Friday, April 1, 2011

With a little help from my Friends

Quito, Ecuador---I go through life thinking that "I am an Island." I do not like to ask for help. I’ve tried to be independent and self-reliant. But I write this humbled by the fact that this year would not have been possible without a group of friends that supported my idea to live overseas, crew on a boat and then later rallied around me in some emotionally dark hours when I was so far away.

When the unplanned situation of moving my dog Turbo back home came up I was in the Canary Islands. There was no getting around it or putting it off any longer. My dog needed to be rescued. They stepped up to doing above and beyond by getting him (a 10 hour drive round trip) taking care of him all along, unsure if he would even make it. It became a total group effort of six people who organized his care, one being a foreign student from Peru that lived in my house and I’ve never even met. I called the group “Team Turbo”. They worked out a journal system to “check in” and report when they stopped by my house, sometimes to just give him and Convict (my cat) some petting.

I almost lost my best friend from college, Lisa, in a terrible skiing accident in Colorado before I left. It was unimaginable to think of her not growing old. She doesn’t even know how much it scared me. But all my high school, college, and once Daytona friends that are now scattered around the US all had similar reactions to me doing this…like it was meant to be. A reassuring thought on the many sleepless nights when I wondered “what the heck am I doing?”

My sister went through a terrible divorce while I was gone. Ever since my Mom got Alzheimer’s and later passed away, we have always been each other’s shoulder to lean on and I was not around during some hard times when she needed me. Yet she was always sending me emails and was my biggest supporter of this year away. I couldn’t have a better friend or amazing human to have as my only sibling.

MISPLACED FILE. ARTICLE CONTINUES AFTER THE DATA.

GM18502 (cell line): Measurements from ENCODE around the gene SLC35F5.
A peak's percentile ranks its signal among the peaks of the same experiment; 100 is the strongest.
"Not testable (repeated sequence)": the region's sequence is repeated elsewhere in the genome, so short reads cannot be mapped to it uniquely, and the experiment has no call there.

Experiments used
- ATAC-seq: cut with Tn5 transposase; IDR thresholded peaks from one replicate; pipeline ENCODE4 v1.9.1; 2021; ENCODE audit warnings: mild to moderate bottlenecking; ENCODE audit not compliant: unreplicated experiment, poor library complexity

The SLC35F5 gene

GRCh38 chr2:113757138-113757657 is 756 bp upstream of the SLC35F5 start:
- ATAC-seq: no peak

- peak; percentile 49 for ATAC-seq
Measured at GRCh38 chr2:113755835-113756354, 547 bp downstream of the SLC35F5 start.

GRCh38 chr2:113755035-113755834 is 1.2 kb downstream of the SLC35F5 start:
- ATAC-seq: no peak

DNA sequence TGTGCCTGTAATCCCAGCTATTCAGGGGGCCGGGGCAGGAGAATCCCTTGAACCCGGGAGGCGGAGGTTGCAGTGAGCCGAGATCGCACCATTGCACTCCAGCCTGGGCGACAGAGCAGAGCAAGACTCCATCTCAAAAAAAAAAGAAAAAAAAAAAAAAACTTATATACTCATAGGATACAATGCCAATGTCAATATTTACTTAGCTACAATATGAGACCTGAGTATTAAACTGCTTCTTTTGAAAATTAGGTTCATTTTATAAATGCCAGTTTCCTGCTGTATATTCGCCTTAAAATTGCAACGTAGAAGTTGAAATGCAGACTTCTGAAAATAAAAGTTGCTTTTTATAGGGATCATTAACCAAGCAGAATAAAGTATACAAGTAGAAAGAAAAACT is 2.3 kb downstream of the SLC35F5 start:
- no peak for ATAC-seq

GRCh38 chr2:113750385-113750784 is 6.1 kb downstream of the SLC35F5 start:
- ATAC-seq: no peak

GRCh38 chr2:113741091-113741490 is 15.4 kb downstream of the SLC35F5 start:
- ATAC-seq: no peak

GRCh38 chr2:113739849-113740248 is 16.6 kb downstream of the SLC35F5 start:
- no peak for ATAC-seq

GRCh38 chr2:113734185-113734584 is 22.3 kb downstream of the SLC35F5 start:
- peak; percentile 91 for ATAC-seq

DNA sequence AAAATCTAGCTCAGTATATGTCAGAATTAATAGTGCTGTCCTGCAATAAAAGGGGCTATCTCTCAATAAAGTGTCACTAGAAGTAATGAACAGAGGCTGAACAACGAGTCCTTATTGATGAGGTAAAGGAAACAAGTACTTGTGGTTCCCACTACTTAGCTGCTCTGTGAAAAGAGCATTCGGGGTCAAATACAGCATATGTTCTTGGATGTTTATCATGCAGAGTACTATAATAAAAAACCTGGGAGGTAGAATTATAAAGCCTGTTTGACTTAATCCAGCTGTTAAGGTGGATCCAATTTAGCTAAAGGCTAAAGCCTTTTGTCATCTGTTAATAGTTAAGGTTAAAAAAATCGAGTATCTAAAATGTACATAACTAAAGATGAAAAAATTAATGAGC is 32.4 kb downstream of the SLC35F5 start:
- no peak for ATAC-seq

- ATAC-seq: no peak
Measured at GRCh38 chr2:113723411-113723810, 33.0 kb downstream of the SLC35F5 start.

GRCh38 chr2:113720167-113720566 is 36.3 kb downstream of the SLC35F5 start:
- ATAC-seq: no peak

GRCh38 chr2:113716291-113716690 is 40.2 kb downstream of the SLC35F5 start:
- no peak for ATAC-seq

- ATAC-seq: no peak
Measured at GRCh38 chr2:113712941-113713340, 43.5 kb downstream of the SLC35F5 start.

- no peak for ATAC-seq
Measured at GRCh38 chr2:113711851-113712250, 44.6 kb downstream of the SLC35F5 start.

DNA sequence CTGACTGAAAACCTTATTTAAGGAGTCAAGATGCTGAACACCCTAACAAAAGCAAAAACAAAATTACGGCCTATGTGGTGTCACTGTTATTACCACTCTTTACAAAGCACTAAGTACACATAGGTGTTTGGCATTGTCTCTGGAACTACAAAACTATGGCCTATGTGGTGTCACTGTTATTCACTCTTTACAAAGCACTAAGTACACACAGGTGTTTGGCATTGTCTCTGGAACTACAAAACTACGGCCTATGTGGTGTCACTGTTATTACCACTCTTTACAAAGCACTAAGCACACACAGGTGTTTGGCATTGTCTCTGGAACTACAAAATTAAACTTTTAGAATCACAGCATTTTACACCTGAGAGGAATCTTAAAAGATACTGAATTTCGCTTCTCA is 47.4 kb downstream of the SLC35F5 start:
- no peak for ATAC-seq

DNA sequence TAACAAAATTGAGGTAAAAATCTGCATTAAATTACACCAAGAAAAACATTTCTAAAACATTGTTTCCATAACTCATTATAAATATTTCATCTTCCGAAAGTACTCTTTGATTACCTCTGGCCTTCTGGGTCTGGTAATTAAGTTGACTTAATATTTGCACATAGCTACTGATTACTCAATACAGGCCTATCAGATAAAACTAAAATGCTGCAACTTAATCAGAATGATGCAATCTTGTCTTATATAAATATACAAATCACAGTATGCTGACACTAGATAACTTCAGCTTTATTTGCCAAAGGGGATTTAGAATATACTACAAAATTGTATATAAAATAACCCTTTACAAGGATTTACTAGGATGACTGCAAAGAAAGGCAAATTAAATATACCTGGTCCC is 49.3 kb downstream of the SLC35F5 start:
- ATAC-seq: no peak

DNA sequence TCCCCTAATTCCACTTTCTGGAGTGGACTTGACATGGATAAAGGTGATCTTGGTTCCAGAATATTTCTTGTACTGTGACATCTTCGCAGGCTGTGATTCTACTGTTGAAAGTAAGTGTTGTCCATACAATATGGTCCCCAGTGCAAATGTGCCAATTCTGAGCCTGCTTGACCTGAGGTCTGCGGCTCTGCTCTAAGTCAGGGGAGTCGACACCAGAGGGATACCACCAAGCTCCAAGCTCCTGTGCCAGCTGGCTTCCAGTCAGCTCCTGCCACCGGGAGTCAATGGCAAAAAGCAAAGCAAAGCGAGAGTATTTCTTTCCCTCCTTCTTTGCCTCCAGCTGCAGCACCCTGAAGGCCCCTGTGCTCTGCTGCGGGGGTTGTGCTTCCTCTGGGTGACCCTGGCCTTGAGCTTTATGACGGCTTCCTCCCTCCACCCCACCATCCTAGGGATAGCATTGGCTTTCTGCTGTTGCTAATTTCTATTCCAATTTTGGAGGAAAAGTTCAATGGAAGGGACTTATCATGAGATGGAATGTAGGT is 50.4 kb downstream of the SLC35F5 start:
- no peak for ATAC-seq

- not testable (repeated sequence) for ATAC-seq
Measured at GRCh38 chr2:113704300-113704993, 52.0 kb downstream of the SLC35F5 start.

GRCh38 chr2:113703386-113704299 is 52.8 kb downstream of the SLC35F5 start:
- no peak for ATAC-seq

Besides my sister, there were several relatives in particular whose support was unconditional. My cousin Martha, battleing cancer at the time, was a loyal reader with her children. As she was going through so much herself, her encouragement to me was self-less and inspiring. If my adventure gave her a distraction as she said, then I'm thrilled. And Mary and Jason in South Africa, invited me to live with them when I came close to leaving the first boat and didn't know where to go and hosted me for a 10 day break while the boat was in Gibraltar...well, there really isn't a big enough gesture to say thank you. Months later I did leave that boat and the encouragement they gave me rang clear when I took that stand. And finally, I had a couple of Aunts who had no idea the role they played. My Aunt Wanda battleing cancer, kept emails coming from Kansas City and constantly checked on me right up to a week before her unexpected passing. But as if it were planned, my Aunt Viola in Oklahoma started emailing soon after, only later did I find out that she did not know that the other Aunt had been regularly emailing me and that she had picked up the encouraging notes where the other left off.